Shawn Bean is the founder of Matrix Health and Wellness, and is considered by his colleagues to be one of the most innovative clinicians in practice today. Shawn has the unique ability to uncover hidden patterns with complex client cases, unravelling the core findings of functional medicine test results and patient histories, and to employ unique, and bio-individualized therapeutic approaches to optimize well being and minimize adverse reactions.
Download this episode here, or listen wherever you get podcasts.
Though I have addressed the topic of MTHFR on this blog before, I wanted to dive deeper into it and learn from someone who could explain how it relates to our mental health and overall wellness.
Dr. Tracey Stroup is a Naturopathic Doctor, Certified Natural Health Professional, certified Digestive Health Specialist, Master Herbalist who also has completed courses in Iridology.
An estimated 40% of the population has this MTHFR gene mutation, which prevents us from being able to effectively use B vitamins or convert folic acid, repair on a cellular level, and use antioxidants to properly detoxify.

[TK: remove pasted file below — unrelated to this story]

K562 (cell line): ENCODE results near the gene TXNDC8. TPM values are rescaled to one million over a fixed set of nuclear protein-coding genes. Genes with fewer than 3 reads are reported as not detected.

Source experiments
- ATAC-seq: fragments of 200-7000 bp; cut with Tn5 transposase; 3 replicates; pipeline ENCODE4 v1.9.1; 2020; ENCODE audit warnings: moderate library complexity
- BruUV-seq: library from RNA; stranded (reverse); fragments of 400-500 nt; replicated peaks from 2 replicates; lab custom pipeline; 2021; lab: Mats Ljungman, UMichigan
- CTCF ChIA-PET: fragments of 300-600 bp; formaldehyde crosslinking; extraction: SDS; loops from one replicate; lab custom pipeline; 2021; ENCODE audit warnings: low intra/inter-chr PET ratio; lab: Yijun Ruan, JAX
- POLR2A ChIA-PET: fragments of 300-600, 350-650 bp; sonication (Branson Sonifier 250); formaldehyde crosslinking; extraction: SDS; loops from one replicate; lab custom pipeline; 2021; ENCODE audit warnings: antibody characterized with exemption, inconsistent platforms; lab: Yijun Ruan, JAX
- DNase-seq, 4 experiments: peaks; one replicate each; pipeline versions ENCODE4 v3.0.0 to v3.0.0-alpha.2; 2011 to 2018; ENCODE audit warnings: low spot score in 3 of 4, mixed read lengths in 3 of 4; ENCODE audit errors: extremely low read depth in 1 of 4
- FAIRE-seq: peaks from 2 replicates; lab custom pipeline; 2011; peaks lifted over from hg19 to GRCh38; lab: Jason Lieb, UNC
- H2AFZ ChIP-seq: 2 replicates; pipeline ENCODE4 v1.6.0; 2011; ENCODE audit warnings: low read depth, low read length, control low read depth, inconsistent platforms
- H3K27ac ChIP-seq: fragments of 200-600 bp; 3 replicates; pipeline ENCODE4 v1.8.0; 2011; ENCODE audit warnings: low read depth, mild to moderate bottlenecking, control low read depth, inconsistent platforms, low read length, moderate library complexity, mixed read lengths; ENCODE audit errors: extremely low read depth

Common health conditions like migraines, chronic fatigue, infertility, autoimmune issues, mental health or other neurological problems – even heart disease – all can be greatly impacted by MTHFR.
In this podcast episode, Tracey discusses dietary and lifestyle changes plus supplement recommendations that can help us biohack our genes. As I’ve mentioned before, your genes load the gun, but the environment pulls the trigger!
Click to download to listen to this episode here or on iTunes here.
“Our genes load the gun, but our environment pulls the trigger.”
Have you heard this before? We are not stuck with our genes. We can change the expression of our genes with every bite we take, step we take, thought we think. This is the concept of epigenetics.
I recently found out I have a copy of a gene mutation called MTHFR. Because I refer to this in many of my recipes as my motivation for eating the way I eat, I want to break it down in an easy, Cliffs notes kind of way. There are many websites out there that can explain it in depth (like this and this), but here are the basics:
An estimated 30-60% of the population has at least one copy of this gene. When you have MTHFR, your body cannot fully convert folic acid into methylfolate, the methylated form of folate, and some experts suggest that ANY folic acid consumed will block the absorption of folate – even that which you consume in whole foods. This is detrimental to our brain health, because neurotransmitters like serotonin, dopamine and norepinephrine need methylfolate for production.
Common health concerns sometimes associated with MTHFR include: